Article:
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another, forming new wishes, and seeing them gratified. He that labours in any great or laudable undertaking, has his fatigues first supported by hope, and asterwards rewarded by joy; he is always moving to a certain end, and when he has attained it, an end more distant invites him to a new pursuit.

It does nor, indeed, always happen, that diligence is fortunate; the wisest schemes are broken by unexpected accidents; the most constant perseverance sometimes toils through lise without a recompence; but labour, though unsuccessful, is more eligible than idleness; he that profecutes a lawful purpose by lawful means, acts always with the approbation of his own reason; he is animated through the course of his endeavours by an expectation which, though not certain, he knows to be just; and is at last comforted in his difappointment, by the consciousness that he has not failed by his own fault.

That kind of lise is most happy which affords us most opportunities of gaining our own esteem; and what can any man inser in his own favour from a condition to which, however profperous, he contributed nothing, and which the vilest and weakest of the species would have obtained by the fame right, had he happened to be the son of the fame father.

To strive with difficulties, and to conquer them, ii the h'giiest h•.iman selicity; t!ic next, is to strive, and dei't•rve to conquer: but he whose lise has passed without a contest, and who can boast neither success nor merit, can survey himself only a* a useless siller

of of existence; and is he is content with his own character, must owe his fatisfaction to insensibility.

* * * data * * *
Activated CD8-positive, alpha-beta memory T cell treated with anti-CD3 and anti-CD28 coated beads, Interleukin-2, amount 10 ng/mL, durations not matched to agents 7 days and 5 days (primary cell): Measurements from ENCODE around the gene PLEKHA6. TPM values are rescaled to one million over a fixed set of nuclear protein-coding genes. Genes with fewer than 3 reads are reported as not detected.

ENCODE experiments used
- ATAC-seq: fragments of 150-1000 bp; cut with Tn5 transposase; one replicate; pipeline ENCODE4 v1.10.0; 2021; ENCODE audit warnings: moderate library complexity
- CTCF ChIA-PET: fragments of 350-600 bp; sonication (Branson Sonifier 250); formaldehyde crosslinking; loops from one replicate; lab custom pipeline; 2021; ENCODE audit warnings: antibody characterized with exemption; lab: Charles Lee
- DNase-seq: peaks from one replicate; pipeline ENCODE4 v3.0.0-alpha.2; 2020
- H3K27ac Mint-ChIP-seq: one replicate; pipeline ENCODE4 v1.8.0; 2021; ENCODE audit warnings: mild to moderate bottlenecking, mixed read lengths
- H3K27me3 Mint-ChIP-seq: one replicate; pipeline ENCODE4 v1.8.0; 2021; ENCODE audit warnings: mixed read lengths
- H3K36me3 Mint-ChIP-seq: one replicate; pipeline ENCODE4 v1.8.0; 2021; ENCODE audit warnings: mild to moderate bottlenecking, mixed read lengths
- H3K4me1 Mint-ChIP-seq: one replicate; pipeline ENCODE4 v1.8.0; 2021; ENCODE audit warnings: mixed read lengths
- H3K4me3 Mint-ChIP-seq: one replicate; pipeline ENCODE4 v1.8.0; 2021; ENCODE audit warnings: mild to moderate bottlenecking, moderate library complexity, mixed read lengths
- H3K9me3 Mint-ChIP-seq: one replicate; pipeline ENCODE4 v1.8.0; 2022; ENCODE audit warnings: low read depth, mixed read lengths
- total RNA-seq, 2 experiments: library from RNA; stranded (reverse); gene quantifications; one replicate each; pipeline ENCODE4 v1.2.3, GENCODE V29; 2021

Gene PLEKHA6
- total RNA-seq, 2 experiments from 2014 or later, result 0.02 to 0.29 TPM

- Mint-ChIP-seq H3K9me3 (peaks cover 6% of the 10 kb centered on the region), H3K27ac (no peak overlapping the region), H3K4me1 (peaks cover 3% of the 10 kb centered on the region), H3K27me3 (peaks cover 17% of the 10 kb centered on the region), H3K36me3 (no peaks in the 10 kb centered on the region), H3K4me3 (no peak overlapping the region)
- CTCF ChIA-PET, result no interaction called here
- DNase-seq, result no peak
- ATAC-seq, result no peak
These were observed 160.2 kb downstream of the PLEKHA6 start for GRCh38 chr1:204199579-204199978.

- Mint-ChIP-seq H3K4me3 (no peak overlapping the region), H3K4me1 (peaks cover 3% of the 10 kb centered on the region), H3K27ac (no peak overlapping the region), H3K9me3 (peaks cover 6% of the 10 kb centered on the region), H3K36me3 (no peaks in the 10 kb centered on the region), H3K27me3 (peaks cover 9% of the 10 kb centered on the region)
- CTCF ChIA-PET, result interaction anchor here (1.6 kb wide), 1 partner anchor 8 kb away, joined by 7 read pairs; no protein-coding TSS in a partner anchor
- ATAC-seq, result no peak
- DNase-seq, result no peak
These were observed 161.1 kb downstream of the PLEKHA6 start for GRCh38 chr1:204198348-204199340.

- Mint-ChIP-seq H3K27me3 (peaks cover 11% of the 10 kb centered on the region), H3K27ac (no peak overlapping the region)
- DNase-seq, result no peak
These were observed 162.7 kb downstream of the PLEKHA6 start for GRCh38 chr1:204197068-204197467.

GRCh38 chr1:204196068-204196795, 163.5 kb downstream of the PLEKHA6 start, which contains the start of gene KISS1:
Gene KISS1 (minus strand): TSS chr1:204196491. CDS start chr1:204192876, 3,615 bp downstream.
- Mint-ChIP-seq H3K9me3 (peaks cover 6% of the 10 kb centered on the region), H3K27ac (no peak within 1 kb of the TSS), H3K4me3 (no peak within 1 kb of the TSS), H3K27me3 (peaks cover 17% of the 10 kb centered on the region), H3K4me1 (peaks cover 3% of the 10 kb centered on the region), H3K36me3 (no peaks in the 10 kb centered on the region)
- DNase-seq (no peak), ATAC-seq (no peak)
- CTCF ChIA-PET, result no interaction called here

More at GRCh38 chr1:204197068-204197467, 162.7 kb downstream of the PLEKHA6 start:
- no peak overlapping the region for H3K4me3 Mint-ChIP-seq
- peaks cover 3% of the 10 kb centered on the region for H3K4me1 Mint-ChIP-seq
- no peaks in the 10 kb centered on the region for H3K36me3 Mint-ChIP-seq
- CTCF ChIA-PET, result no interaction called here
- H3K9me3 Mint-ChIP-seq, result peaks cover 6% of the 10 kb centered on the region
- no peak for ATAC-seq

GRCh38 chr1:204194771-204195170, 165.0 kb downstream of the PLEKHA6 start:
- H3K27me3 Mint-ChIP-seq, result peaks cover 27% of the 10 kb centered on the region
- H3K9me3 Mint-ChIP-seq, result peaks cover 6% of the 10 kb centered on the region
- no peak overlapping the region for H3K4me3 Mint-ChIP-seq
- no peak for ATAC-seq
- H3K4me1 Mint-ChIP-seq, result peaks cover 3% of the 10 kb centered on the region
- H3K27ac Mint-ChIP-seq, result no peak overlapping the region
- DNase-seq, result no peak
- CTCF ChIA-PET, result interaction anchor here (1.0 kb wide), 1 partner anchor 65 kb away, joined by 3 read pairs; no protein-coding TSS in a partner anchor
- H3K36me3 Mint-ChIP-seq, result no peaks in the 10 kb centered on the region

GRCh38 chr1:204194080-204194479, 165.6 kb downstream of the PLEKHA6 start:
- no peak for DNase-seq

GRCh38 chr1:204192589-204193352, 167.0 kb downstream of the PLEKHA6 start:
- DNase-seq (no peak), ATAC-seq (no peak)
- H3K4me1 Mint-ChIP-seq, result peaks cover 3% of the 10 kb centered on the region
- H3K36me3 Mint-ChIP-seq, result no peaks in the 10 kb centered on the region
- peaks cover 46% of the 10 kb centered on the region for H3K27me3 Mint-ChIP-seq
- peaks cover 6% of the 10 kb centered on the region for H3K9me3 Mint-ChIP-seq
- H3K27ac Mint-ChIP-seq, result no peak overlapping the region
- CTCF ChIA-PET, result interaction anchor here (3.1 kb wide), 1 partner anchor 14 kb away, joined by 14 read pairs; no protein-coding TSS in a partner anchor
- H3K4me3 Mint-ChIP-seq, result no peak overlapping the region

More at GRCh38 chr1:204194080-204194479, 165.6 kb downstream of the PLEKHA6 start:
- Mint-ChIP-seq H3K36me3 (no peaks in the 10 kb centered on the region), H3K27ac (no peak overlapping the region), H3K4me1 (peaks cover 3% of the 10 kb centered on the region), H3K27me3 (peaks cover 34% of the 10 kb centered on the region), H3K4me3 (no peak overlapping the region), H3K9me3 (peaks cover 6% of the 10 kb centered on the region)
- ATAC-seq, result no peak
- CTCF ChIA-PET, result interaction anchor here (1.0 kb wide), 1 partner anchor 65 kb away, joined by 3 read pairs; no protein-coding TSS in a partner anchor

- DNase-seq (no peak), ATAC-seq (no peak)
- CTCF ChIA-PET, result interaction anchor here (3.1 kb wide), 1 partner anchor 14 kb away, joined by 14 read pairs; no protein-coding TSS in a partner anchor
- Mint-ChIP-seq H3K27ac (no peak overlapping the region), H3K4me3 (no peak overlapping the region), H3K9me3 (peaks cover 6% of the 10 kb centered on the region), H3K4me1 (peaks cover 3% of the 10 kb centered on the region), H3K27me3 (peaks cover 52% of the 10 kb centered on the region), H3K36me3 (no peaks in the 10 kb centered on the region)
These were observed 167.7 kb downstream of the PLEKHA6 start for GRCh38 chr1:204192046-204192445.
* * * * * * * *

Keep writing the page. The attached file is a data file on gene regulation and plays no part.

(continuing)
Thus it appears that the fatirist advised rightly, when he directed us to resign ourselves to the hands of Heaven, and to leave to superior powers the determination of our lot:

Permittes ipjis expendere Numinibus, quid
Conveniat nobis, rebufquejit ut He neflris:
Caries eft Hits homo quamjibi.

Intrust thy fortune to the pow'rs above:
Leave them to manage for thee, and to grant
What their unerring wisdom sees thee want.
In goodness as in greatness they excel:
Ah ! that we lov'd ourselves but half so well.'

Drvden.

What state of lise admits most happiness, is uncertain; but that uncertainty ought to repress the petulance of comparison, and silence the murmurs of discontent.

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Numb. 115. Tuesday, December 11, 1753.

SaibimuiinJiBJ JcSliqut. Hor.

All dare to write, who can or cannot read.

THEY who have attentively considered the history of mankind, know that every age has its peculiar character. At one time, no desire is selt but for military honours; every summer affords battles and sieges, and the world is filled with ravage, bloodshed, and devastation: this fanguinary fury at length subsides, and nations are divided into factions, by controversies about points thit will never be decided. Men then grow weary of debate and altercation, and apply themselves to the arts of profit; trading companies are formed, manufactures improved, and navigation extended; and nothing is any longer thought on, but the increase and preservation of property, the artifices of getting money, and the pleasures of spending it.